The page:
Governor Christie has committed trafficide. As fast as he rocketed to presidential hopeful, he has fallen to being “compared” to Tony Soprano. All I know is what I have read in the papers. Two of Christie’s aides have been fired for shutting down lanes of the George Washington Bridge, which connects New Jersey and New York and is the busiest bridge in the world.
For four days, thousands of commuters were terribly delayed in order to create a shutdown of the roads leading to the bridge in the town of Fort Lee?- all as an act of political vengeance against the mayor of Fort Lee for not supporting Christie in the recent gubernatorial election. I do realize that as political vengeance goes, Christie and his aides ought to be applauded for their restraint?- if it was North Korea, rather than having his main streets blocked by traffic,?this small town mayor would have been thrown off the George Washington Bridge. But what interests me is what we can learn from Christie’s apology.
Christie’s apology – which he uncharacteristically read from a prepared text – started out quite well. He was direct in apologizing to the people of New Jersey, Fort Lee and the legislature. There was no ‘I am sorry if I’ or I am sorry but’, he assumed responsibility as the governor for the actions of people who worked for him. He held people under him accountable by firing them – including one of his close friends. He promised the investigation would continue and assured this would never happen again. But the apology of a leader/a person with power requires more than assigning blame and holding people accountable and it is here where Christie’s comments may actually show why such an action could have happened under him.
Christie was appropriately subdued, “stunned, disappointed, and humiliated” though he claimed he had not yet “gotten to the angry stage” (hardly believable given what we know about Christie). But when a reporter inquired, “what do you ask yourself about?” in light of all this, the essence of Christie’s character was revealed. Christie responded that he was heartbroken and then the moment of truth: “It makes me ask about me what did I do wrong to have these folks think it was OK to lie to me?” He went on to talk about how he was “sad” at having been “betrayed” by close aides who had broken their “circle of trust’ and he concluded, “I am soul searching on this.”
Off script Christie was telling us what was in his heart: he saw this as an issue of friendship, loyalty, and trust. This was about the character of those who served him and betrayed him. He was at the center of the story. He was the victim. It apparently never occurred to him to reflect, “What did I do wrong to have these folks think it was okay to screw the public for a petty vendetta?” He barely mentioned the people who had actually suffered from the intentionally-created massive traffic jam. Christie believed that the genuineness of his apology and sorrow was demonstrated by firing people whose primary transgression was betraying his trust.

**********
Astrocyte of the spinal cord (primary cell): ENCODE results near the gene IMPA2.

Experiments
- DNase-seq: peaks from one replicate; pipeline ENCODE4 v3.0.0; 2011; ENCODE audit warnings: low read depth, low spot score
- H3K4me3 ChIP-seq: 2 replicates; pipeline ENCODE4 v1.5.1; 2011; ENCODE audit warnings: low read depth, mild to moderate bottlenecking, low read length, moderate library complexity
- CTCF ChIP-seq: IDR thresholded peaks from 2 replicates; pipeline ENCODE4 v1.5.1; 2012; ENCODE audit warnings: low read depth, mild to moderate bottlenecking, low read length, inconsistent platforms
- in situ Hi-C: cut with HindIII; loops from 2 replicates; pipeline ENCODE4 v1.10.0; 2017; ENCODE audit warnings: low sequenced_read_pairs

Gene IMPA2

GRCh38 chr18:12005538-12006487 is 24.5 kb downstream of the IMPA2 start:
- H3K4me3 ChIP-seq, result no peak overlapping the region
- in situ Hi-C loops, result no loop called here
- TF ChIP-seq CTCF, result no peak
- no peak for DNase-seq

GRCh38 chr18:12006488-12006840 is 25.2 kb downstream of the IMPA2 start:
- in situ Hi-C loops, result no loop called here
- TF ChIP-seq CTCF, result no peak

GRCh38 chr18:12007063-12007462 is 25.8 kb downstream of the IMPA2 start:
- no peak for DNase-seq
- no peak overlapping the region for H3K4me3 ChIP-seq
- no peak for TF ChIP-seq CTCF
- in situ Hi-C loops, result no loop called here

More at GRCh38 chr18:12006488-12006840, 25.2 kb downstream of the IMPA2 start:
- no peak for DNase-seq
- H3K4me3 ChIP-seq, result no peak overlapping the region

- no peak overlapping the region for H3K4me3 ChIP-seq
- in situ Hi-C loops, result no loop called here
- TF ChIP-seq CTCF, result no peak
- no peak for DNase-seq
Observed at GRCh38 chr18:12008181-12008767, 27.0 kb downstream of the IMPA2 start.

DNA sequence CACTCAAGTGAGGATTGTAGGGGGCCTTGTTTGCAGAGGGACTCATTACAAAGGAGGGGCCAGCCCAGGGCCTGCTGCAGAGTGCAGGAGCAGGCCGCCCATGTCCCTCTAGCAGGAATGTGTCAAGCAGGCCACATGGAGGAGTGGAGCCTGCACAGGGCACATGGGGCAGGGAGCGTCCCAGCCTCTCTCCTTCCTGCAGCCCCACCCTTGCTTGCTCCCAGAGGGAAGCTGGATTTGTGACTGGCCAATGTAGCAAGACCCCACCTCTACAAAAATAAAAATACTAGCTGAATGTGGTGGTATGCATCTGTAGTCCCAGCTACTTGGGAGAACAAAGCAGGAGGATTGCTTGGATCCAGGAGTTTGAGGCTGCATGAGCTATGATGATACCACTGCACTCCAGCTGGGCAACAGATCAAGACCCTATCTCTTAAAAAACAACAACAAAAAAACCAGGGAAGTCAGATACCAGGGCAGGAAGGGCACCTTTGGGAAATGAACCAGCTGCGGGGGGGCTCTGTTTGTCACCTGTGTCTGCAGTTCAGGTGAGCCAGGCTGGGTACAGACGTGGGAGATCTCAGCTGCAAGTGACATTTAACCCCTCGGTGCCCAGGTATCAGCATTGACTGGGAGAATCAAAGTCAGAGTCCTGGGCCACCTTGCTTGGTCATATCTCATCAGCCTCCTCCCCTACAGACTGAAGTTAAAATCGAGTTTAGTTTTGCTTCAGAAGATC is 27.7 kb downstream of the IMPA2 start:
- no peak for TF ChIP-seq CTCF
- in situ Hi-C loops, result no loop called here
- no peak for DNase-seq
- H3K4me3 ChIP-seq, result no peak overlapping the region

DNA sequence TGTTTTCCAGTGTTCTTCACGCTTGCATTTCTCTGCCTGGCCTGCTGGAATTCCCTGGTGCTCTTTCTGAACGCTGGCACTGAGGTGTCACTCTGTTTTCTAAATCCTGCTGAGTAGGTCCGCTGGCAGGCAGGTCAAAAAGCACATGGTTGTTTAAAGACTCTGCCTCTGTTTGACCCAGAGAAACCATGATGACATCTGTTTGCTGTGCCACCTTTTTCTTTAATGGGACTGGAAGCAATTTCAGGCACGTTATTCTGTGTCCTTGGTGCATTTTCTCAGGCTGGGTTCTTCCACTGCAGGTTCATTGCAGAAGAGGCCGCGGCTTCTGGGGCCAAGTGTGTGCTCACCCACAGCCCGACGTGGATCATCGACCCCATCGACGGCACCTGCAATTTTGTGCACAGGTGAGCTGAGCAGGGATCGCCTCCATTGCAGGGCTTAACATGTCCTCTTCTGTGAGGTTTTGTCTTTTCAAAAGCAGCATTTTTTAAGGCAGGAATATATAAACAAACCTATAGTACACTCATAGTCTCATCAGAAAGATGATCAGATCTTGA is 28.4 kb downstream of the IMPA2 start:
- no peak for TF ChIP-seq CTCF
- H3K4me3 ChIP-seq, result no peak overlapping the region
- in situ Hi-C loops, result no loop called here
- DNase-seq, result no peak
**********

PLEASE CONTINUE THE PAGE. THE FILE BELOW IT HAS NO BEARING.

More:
But Christie sorely misunderstands the responsibility powerful leaders have – to always be asking about the culture they create in which people operate.? Christie needed to ask not what he did to make people lie to him but what he did to contribute to creating an environment in which those who knew him best, were most loyal to him, and wanted his approval could act with such callousness, pettiness, sarcasm, and vendetta. Clearly they thought acting this way was something Christie would like whether he approved or not. Christie claimed he took complete responsibility but “responsibility for what?” is the question.? Genuine leaders take responsibility not only for firing people but for the cultures they create that often contribute to people doing wrong. This is true for CEO’s of companies and parents of families, principals of schools and political leaders. Christie failed this test. He has power but he is not a leader.
Irwin Kula is the co-founder and co-executive editor of The Wisdom Daily. A rabbi, Irwin’s writing has been featured in The Huffington Post and the Washington Post. He is the author of Yearnings: Embracing the Sacred Messiness of Life and a co-editor of The Book of Jewish Sacred Practices. Irwin has appeared on NBC’s The Today Show, The Oprah Winfrey Show, The O’Reilly Factor and PBS Frontline. Irwin also serves as President Emeritus of Clal, The National Jewish Center for Learning and Leadership, a leadership training institute, think tank and resource center in New York City.